On its website, J.P. Morgan says it is “the only U.S.-headquartered financial institution with two operating licenses in Saudi Arabia, providing access to a comprehensive range of products and global banking capabilities for clients in the country.”

Whether a deal comes to fruition anytime soon, the whirlwind events of the past week inside WWE’s Stamford, Connecticut, headquarters suggest such options are under consideration, with the return of the company’s longtime leader offering hints that major changes may be coming soon.

Mr. McMahon, who bought the company from his father in 1982, transformed it from a regional northeast promotion into a global powerhouse. Mr. McMahon became a mega-star in his own right by portraying a villainous boss on WWE television through the late 90s and well into the 2000s.

His most memorable on-screen moments included face-to-face confrontations with former President Donald Trump, who appeared on WWE programming in 2007 in the run-up to the company’s flagship WrestleMania event that year.

But after decades atop the company, the 77-year-old Mr. McMahon stepped down last summer on the heels of a bombshell Wall Street Journal report that he’d paid millions of dollars to suppress charges of sexual misconduct and infidelity. WWE announced an investigation into the matter, which was reportedly completed last November.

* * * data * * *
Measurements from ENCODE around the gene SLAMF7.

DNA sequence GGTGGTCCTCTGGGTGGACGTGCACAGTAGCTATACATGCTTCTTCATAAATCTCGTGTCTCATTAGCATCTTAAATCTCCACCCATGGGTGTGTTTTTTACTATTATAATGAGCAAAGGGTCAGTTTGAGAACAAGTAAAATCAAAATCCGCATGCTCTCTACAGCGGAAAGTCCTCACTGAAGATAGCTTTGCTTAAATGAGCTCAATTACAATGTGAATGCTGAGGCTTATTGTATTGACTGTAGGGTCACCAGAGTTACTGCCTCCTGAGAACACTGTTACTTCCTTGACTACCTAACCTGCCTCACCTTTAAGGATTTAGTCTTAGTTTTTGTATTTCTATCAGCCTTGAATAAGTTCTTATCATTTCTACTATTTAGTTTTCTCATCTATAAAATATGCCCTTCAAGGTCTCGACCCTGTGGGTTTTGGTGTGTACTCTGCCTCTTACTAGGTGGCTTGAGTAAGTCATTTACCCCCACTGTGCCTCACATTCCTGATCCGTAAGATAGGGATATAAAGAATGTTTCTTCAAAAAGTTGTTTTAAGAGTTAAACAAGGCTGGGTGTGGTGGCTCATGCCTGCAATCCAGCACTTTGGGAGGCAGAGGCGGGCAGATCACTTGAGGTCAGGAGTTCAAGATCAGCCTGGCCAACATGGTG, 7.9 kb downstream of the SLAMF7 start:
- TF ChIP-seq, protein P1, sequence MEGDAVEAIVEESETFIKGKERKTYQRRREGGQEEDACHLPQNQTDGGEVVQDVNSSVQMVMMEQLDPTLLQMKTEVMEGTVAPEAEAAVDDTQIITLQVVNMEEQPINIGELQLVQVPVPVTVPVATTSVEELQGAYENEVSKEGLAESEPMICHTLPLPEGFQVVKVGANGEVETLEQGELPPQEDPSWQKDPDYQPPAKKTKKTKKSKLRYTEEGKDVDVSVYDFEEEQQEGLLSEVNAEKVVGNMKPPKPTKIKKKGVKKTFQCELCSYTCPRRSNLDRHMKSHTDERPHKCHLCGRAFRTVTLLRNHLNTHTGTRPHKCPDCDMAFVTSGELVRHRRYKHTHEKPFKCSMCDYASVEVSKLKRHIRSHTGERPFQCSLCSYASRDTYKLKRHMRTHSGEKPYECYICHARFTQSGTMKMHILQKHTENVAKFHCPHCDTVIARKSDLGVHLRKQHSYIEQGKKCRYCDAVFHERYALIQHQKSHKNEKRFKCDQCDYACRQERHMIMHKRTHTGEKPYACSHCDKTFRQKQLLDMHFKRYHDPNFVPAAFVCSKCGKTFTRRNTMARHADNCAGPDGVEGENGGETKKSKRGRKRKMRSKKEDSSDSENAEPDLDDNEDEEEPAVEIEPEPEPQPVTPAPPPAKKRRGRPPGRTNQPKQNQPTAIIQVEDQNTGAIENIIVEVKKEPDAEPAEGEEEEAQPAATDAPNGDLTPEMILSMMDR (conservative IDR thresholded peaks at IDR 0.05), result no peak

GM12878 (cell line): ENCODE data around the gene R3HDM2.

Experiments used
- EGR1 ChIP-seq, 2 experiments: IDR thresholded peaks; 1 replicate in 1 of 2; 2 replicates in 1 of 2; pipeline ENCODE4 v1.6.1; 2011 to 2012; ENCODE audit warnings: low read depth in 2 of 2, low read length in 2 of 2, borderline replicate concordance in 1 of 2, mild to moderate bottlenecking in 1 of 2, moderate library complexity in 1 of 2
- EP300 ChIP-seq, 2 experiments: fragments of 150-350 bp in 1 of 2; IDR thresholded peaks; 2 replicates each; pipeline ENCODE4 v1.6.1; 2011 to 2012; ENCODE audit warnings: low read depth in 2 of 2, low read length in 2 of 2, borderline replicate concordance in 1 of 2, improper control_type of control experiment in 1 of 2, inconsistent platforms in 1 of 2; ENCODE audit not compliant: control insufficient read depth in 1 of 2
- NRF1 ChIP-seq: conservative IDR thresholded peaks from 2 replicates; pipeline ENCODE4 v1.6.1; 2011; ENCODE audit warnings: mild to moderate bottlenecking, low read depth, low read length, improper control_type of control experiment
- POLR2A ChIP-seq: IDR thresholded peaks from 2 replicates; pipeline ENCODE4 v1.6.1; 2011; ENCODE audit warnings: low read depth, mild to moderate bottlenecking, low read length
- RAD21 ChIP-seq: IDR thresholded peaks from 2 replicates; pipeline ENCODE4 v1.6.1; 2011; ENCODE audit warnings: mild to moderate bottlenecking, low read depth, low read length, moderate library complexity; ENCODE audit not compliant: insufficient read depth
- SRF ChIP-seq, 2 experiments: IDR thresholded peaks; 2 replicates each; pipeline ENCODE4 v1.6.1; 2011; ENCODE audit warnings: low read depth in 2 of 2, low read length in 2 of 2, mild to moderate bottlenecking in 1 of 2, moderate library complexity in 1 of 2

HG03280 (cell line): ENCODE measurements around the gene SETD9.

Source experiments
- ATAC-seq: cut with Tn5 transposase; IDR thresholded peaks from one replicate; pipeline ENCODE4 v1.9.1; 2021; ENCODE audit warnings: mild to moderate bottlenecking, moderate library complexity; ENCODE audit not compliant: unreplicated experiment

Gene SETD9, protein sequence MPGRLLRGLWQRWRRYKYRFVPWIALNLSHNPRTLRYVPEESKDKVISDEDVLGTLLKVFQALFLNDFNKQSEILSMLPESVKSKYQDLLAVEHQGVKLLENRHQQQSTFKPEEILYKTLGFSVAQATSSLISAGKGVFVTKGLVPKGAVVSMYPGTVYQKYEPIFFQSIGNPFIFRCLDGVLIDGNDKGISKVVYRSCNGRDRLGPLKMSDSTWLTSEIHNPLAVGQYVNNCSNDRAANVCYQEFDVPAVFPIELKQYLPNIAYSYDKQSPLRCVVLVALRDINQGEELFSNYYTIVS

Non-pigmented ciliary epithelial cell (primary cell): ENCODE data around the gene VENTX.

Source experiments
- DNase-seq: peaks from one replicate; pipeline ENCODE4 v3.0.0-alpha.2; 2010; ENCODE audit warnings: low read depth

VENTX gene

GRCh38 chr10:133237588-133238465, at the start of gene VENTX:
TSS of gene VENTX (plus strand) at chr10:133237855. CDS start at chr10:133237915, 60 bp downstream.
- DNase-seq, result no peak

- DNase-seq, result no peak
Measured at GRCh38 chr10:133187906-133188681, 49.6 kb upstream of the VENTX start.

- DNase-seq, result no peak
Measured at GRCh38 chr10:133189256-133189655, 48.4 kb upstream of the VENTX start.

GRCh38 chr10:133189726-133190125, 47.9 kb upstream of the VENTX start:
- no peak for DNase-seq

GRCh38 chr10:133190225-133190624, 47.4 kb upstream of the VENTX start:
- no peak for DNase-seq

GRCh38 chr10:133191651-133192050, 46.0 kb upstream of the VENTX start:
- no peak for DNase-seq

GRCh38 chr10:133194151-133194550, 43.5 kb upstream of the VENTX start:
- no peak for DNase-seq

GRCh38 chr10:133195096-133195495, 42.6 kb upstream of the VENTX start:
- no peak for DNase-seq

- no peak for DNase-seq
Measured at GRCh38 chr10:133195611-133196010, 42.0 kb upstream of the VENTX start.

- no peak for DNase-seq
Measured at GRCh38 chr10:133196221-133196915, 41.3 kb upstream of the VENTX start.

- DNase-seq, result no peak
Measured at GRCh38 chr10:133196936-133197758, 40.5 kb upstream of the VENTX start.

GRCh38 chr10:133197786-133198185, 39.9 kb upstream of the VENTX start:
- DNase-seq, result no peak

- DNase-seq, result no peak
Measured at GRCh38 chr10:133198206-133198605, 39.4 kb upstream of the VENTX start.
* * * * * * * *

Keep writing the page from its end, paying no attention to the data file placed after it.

Mr. McMahon’s self-declared retirement lasted all of six months. Last week, he announced plans to return to the company, seemingly using his status as WWE’s largest shareholder as leverage to come back.

In a press release last week announcing his return, WWE indicated that a sale is on the table.

“In connection with the change in the composition of the board of directors and in cooperation with Vince McMahon as majority shareholder, the company intends to undertake a review of its strategic alternatives with the goal being to maximize value for all WWE shareholders,” the company said in a statement. “There is no assurance that this process will result in a transaction.”

Earlier this week, Mr. McMahon was unanimously elected executive chairman of the board, the company said. His daughter, Stephanie, resigned from her position as the company’s co-CEO the same day. WWE executive Nick Khan is now serving as the company’s sole CEO.

By Wednesday morning, pro-wrestling news sites were abuzz with rumors that WWE had agreed in principle to a deal with the Saudi investment fund. Later in the day, however, numerous news outlets reported that no agreement had been reached.

Yahoo Finance, for example, cited sources “familiar with the matter” who said that the company had not yet been sold. WWE stock jumped after the initial reports of a sale, but quickly fell after news that a final deal hadn’t been struck.